This is a case where we actually did consider going against our values (don't make enough to qualify for any sort of loan and my credit reports cannot be found) but despite my railing against the weeds I am glad we could not. As K says "when you do it your way, it can't be taken from you..."

Yeah, it likely looks to others like we bit off more than we can chew or don't know what we are doing or some such... but they are looking with late 20th or early 21st century eyes... As I said to a neighbor while we were kibitzing at the store recently, "I pretty much stand with one foot in the 18th or 19th century and one in the 22nd"... and I know that pioneer managed to bring gardens around long before tillers were the norm and they didn't drag their team and plow into the kitchen garden mid-season either! This is the first garden season, there is no reason to expect it to be -- or to look like -- something that has been established for years. It is producing... we have tons of lettuce, spinach, the peas are coming on and -- hidden in the weeds, beans and carrots and beets are growing, broccoli and cauliflower are putting on heads and the potatoes are trying their hardest to fight off the beetles...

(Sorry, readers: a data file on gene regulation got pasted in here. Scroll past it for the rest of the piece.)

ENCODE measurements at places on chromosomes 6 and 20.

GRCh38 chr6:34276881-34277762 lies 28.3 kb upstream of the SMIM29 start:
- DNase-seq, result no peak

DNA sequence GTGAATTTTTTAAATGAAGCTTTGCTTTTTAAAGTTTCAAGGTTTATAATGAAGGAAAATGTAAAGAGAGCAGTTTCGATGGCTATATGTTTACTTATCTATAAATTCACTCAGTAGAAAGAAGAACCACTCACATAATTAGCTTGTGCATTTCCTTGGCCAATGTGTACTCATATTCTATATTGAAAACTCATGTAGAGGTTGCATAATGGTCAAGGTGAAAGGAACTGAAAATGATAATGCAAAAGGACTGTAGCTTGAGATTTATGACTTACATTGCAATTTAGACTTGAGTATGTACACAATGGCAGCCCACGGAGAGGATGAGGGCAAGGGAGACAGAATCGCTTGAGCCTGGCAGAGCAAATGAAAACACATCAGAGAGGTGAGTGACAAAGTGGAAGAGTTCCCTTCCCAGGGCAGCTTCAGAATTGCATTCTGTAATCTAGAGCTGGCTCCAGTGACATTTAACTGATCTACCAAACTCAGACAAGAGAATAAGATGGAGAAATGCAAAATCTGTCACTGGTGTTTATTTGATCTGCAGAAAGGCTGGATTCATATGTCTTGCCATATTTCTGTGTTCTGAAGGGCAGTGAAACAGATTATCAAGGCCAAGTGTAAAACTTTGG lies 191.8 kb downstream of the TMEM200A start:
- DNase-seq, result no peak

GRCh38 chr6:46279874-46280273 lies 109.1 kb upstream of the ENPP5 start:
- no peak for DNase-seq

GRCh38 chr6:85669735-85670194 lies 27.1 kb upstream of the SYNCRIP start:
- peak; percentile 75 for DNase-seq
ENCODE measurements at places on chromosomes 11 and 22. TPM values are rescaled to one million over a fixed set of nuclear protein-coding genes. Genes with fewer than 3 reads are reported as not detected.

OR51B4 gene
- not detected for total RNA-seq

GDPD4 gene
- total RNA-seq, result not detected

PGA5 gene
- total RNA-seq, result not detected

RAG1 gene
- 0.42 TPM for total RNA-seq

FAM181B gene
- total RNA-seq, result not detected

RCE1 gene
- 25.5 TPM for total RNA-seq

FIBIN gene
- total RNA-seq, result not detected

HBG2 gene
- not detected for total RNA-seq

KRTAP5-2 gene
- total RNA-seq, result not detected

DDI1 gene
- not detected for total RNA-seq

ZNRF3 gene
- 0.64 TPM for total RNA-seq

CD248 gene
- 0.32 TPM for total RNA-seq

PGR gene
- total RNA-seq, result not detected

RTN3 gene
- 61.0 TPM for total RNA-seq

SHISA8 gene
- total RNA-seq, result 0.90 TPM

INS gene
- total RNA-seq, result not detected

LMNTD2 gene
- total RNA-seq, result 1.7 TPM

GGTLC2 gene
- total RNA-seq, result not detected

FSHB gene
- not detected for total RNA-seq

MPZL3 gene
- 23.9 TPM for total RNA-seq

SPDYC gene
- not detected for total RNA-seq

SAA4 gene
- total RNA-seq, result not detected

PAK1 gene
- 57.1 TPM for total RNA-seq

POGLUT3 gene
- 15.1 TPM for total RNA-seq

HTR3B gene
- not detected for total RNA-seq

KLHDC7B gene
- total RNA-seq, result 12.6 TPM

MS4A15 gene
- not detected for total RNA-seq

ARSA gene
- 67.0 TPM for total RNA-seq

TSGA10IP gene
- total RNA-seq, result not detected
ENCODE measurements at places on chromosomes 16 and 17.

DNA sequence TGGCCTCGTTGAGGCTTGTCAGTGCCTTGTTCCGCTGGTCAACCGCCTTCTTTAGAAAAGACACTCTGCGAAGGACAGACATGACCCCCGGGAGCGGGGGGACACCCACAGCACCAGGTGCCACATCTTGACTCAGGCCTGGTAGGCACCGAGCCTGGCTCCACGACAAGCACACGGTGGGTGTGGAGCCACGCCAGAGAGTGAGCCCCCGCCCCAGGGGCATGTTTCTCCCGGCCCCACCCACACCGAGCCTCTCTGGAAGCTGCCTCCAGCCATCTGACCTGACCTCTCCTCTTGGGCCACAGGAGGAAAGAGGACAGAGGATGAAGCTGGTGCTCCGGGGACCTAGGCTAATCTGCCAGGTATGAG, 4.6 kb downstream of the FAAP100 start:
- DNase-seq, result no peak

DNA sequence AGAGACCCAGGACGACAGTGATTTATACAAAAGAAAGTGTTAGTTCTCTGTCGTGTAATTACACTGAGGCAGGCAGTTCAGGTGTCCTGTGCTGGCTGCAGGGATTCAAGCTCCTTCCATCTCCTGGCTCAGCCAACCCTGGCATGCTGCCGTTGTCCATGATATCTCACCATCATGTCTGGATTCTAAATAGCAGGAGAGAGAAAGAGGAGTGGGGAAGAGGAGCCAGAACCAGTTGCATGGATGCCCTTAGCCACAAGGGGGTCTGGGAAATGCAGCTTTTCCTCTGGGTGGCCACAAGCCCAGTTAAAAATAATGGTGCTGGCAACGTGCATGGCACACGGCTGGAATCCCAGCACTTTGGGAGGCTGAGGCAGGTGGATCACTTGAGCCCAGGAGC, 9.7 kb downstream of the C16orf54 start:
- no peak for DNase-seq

So while many folks head out here or there to celebrate Independence Day, I feel more like I am living what our country used to be... when folks worked hard with what they had to make it through and make things better.